Validation and Analysis of Ocean Model Simulations using Satellite Ocean Color Fields

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Monday, 5 January 2015
Eric Bayler, NOAA/NESDIS, College Park, MD; and S. Nadiga, D. Behringer, and A. Mehra
Manuscript (1.3 MB)

Handout (466.5 kB)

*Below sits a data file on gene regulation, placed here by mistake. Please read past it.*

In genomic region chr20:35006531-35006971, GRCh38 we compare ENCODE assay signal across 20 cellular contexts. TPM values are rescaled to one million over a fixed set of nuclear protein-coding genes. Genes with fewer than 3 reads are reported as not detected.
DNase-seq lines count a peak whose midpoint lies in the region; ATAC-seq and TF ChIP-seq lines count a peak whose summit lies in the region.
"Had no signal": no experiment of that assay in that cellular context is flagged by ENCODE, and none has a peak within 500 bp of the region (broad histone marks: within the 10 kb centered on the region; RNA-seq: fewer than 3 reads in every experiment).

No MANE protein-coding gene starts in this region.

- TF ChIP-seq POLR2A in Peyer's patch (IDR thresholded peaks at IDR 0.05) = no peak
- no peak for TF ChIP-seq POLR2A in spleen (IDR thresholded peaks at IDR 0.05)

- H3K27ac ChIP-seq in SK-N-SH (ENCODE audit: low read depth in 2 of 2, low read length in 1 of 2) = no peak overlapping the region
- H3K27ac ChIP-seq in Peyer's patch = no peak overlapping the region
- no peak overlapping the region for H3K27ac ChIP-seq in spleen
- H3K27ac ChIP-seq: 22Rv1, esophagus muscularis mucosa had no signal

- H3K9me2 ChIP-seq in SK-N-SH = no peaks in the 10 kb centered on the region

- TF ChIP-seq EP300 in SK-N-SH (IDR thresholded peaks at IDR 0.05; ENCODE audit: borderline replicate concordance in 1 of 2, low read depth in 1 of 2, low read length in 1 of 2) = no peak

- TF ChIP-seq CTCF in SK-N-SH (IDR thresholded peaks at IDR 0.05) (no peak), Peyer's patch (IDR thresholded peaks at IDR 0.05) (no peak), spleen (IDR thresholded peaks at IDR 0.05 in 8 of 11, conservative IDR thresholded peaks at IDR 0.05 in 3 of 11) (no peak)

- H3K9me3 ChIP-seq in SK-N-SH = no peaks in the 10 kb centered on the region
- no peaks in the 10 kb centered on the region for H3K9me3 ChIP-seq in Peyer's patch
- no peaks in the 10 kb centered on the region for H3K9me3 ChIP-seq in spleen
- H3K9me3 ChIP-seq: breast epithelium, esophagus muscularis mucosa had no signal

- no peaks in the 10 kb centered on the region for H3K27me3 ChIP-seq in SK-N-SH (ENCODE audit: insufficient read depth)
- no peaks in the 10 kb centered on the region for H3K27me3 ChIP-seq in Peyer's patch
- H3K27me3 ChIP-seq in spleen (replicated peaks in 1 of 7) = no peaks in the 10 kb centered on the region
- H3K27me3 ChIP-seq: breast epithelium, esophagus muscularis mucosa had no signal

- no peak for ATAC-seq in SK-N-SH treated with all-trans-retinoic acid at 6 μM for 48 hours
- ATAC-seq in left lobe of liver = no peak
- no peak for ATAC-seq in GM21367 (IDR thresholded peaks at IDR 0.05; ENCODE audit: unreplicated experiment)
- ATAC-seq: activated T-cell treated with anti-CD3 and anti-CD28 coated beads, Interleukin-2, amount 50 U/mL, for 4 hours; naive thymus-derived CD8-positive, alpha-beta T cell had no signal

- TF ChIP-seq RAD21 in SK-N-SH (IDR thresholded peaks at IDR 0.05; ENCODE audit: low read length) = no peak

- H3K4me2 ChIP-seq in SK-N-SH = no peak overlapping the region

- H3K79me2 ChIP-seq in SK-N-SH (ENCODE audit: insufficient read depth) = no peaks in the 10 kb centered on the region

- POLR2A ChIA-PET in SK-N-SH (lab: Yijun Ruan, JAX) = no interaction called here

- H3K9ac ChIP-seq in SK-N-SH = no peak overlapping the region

Solar shortwave heating of the upper layers of the ocean is dependent on the wavelength of the incoming radiation and the optical properties of the water column; and correlates with chlorophyll concentration, which modulates the absorption of solar insolation in the upper ocean. Satellite ocean color measurements from the former Sea-viewing Wide Field-of-View (SeaWiFS) and the current Visible Infrared Imaging Radiometer Suite (VIIRS) missions provide the basis for examining the impact of differences in ocean chlorophyll on global ocean model simulations. National Oceanic and Atmospheric Administration's (NOAA) operational global variable-resolution Modular Ocean Model version 4 (MOM4) provides an efficient and robust platform for analyzing the impact of satellite chlorophyll data on ocean dynamics at greater than eddy-resolving spatial scales. The first simulation discussed here is a 20-year climatological model run to obtain the restoring fluxes necessary to detrend the simulations from erroneous trends and errors from various sources. This 20-year climatological run, employing the annual cycle of monthly-mean SeaWiFS chlorophyll-a values derived from the period 1998-2010, is forced with climatological Climate Forecast System Reanalysis (CFSR) fluxes and relaxed to observed climatological monthly sea surface temperature and salinity fields. The climatological mean restoring fluxes from this run are computed and added back on to the CFSR fluxes to obtain a new corrected forcing dataset, CFSR_CORR. Then, six different ocean model simulation cases (a-f) are examined, each spanning 2012-2014, of which the first three (a-c) are fully unconstrained simulations forced by CFSR_CORR with no surface relaxation, while the last three (d-f) are forced by uncorrected CFSR fluxes and constrained by relaxation to surface temperature and salinity fields. The notation “_C” is appended to the names of the constrained cases. The cases are: a) SW, using monthly climatological ocean color fields obtained from the SeaWiFS mission (1998-2010); b) VDLY, using the sequential daily VIIRS ocean color fields; c) VMON, using sequential monthly ocean color fields from VIIRS; and the corresponding constrained cases d) SW_C; e) VDLY_C; f) VMON_C, respectively. The first three runs are used to examine the ocean model's sensitivity and response to the choice of prescribed ocean color field. In particular, sea surface temperature (SST) response is critical, because changes in SST serve as feedback in coupled ocean-atmosphere models used for seasonal predictions. The last three runs are used to examine and validate the detrending technique used to remove secular trends in MOM4 simulations forced by CFSR. Through modification of density profiles, differential heating creates baroclinic pressure gradients, which, in turn, impact the three-dimensional circulation patterns of the upper ocean. Thus, we examine changes in upper-ocean heat content, mixed-layer depths, dynamic heights, and velocity in the top 300 m of the water column. Anomalous build-up of equatorial Pacific ocean heat content is an important variable for the recharge-discharge oscillator theory for the evolution of El Niño events. Here, we show that differences in the chlorophyll data inputs cause significant changes in the ocean heat content anomalies in the equatorial Pacific. Thus, for seasonal predictions, it is important that we study the impact that the choice of ocean color data has on the quality of ocean forecasts and, consequently, coupled forecasts. To assess robustness of results and conclusions, this analysis is repeated for the tropical Atlantic and Indian oceans. Finally, in addition to comparing the simulations, we conduct a preliminary validation study between the model simulations and independent (i.e, non-assimilated) observations, such as satellite sea-surface height (SSH) fields, vertical profiles of prognostic variables (e.g, temperature and salinity) from fixed-location buoys and moving ARGO buoys, and ocean heat content and mixed-layer depths from the NCEP Global Ocean Data Assimilation System (GODAS).